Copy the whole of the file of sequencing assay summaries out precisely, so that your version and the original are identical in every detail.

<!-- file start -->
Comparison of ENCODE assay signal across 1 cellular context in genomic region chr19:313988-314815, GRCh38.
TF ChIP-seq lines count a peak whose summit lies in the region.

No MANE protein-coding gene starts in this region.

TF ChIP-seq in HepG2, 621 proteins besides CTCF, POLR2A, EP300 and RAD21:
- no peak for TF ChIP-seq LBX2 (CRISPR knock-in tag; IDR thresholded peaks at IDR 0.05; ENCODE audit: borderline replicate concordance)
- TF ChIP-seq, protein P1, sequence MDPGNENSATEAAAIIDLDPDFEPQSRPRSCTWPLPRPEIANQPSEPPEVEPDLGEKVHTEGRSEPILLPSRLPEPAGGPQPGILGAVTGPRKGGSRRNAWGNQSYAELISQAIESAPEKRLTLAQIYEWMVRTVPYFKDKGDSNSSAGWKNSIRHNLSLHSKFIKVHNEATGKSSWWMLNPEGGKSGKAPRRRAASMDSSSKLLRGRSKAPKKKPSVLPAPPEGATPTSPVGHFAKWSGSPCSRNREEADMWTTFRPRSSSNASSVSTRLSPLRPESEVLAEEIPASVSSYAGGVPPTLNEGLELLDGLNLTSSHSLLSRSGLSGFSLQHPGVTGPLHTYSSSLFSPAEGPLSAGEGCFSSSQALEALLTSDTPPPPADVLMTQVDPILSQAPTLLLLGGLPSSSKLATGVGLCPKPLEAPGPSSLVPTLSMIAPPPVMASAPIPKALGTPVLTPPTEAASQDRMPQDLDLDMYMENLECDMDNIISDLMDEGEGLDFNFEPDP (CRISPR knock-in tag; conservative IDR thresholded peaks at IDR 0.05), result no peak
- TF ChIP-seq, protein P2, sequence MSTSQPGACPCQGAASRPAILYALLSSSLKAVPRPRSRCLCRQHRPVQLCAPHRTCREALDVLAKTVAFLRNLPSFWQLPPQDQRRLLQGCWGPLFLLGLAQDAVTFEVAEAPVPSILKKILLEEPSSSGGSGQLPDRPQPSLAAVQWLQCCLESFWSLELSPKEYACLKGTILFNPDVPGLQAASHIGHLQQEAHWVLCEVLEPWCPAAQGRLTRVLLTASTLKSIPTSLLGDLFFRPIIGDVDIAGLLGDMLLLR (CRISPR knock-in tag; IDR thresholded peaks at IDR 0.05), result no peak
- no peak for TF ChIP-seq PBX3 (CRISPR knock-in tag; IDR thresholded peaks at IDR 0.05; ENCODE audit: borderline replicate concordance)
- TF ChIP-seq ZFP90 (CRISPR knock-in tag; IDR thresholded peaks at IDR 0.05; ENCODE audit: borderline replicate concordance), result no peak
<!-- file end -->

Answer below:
Comparison of ENCODE assay signal across 1 cellular context in genomic region chr19:313988-314815, GRCh38.
TF ChIP-seq lines count a peak whose summit lies in the region.

No MANE protein-coding gene starts in this region.

TF ChIP-seq in HepG2, 621 proteins besides CTCF, POLR2A, EP300 and RAD21:
- no peak for TF ChIP-seq LBX2 (CRISPR knock-in tag; IDR thresholded peaks at IDR 0.05; ENCODE audit: borderline replicate concordance)
- TF ChIP-seq, protein P1, sequence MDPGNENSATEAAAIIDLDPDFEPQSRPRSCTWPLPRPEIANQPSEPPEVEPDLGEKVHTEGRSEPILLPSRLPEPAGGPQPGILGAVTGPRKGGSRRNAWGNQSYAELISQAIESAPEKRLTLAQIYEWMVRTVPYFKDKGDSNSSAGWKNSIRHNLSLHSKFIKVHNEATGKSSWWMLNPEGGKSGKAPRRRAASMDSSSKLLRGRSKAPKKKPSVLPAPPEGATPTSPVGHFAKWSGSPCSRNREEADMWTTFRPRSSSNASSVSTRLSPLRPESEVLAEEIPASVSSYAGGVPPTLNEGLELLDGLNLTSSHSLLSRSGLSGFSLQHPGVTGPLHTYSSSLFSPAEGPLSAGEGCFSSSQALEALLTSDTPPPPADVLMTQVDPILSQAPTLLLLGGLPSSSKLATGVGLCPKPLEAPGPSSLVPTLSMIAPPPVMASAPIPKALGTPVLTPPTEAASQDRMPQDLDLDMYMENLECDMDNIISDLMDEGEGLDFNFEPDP (CRISPR knock-in tag; conservative IDR thresholded peaks at IDR 0.05), result no peak
- TF ChIP-seq, protein P2, sequence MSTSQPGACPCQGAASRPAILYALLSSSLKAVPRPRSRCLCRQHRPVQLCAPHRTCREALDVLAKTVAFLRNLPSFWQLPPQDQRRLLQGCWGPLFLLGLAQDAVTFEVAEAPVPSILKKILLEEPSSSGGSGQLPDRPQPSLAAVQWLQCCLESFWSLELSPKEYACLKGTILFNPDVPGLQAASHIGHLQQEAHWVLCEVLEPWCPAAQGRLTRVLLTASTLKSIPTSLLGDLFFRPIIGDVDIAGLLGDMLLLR (CRISPR knock-in tag; IDR thresholded peaks at IDR 0.05), result no peak
- no peak for TF ChIP-seq PBX3 (CRISPR knock-in tag; IDR thresholded peaks at IDR 0.05; ENCODE audit: borderline replicate concordance)
- TF ChIP-seq ZFP90 (CRISPR knock-in tag; IDR thresholded peaks at IDR 0.05; ENCODE audit: borderline replicate concordance), result no peak